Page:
Thanks for reading part one about these intriguing 19th century evangelists whose innovative techniques of preaching and singing the gospel influenced many generations for Christ, even into the 21st century. In Part 2 we pick up on the music man of the duo first and later join with D. L. Moody, the team leader. Thanks again for reading this research effort. It is an honor and joy to present it to you here.
The Ira D. Sankey Story
Ira David Sankey was born on August 28, 1840 to a wealthy Western Pennsylvanian family in the village of Edinburg, on the Mahoning River. Ira’s parents, David and Mary Sankey, moved from Edinburg when Ira was six-years-old to engage in a shipping business, near the headwaters of the Shenango River. Later, his father was elected to the State Legislature, holding that office for thirteen years. Although he was raised in a pious Christian home, it was not until Sankey was sixteen-years-old that he was converted, in his own words, “while attending revival meetings at a church known as The King’s Chapel, about three miles from my home.” 
The fortuitous meeting of D. L. Moody would come in 1870, at Indianapolis, Indiana, during a denominational convention where Sankey was a representative. Moody was to be leading a seven o’clock prayer meeting in the morning, and fellow delegate Robert McMillan told Sankey, “… the singing here has been abominable; I wish you would start up something when that man stops praying, if he ever does.”Ira chose to lead the hymn, “There Is a Fountain.” Afterward, McMillan introduced Sankey to Moody. Ira would later write of this significant event, “…and thus I met for the first time the man with whom, in the providence of God, I was to be associated for the remainder of his life, or nearly thirty years.”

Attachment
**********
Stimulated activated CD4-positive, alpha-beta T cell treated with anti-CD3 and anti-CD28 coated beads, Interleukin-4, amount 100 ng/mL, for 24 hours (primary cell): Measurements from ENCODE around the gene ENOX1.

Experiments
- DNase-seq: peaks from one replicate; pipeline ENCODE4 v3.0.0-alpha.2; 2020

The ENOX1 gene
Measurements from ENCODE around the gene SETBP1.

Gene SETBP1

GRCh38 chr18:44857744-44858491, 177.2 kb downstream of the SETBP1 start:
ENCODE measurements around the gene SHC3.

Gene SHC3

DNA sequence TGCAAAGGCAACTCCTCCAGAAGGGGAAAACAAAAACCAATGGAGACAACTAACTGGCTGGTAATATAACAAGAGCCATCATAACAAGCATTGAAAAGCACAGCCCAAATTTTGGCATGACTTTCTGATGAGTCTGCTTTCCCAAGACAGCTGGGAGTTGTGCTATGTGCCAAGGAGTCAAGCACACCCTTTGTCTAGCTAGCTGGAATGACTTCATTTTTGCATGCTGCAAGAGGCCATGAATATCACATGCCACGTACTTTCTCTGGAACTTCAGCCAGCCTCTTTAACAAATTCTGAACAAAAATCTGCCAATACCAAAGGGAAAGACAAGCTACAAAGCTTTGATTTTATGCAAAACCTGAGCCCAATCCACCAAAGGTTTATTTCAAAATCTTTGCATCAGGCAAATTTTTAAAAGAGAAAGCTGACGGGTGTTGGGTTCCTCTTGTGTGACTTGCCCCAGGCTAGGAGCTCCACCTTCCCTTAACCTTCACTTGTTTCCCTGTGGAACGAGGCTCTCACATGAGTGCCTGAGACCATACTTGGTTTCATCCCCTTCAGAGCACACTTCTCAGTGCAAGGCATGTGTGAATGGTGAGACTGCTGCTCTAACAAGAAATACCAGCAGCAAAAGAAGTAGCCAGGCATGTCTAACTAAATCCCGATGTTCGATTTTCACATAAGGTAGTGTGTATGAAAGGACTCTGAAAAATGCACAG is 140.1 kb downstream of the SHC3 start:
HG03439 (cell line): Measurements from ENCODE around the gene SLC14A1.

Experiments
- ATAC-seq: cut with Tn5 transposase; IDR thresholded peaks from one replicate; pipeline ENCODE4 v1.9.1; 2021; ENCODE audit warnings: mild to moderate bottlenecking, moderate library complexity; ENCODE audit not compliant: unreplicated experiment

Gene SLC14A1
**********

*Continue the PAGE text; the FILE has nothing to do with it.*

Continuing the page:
At first the duo worked together among Moody’s Chicago congregation in early 1871. They visited the poor, prayed with the sick, and conducted daily noon-time prayer meetings.
Everything changed on Sunday evening, October 8, 1871, when while conducting a crowded service in Farwell Hall, and after Moody’s sermon, Sankey began to sing a solo. He later recalled:
…standing by the great organ at the rear of the platform I began the old, familiar hymn,
‘To-day the Saviour calls.’ By the time I had reached the third verse, ‘To-day the Saviour calls: For refuge fly; The storm of justice falls, And death is nigh,’ my voice was drowned by the loud noise of the fire engines rushing past the hall and the tolling of bells, among which we could hear, ever and anon, the deep, sullen tones of the great city bell, in the steeple of the old court-house close at hand, ringing out a general alarm.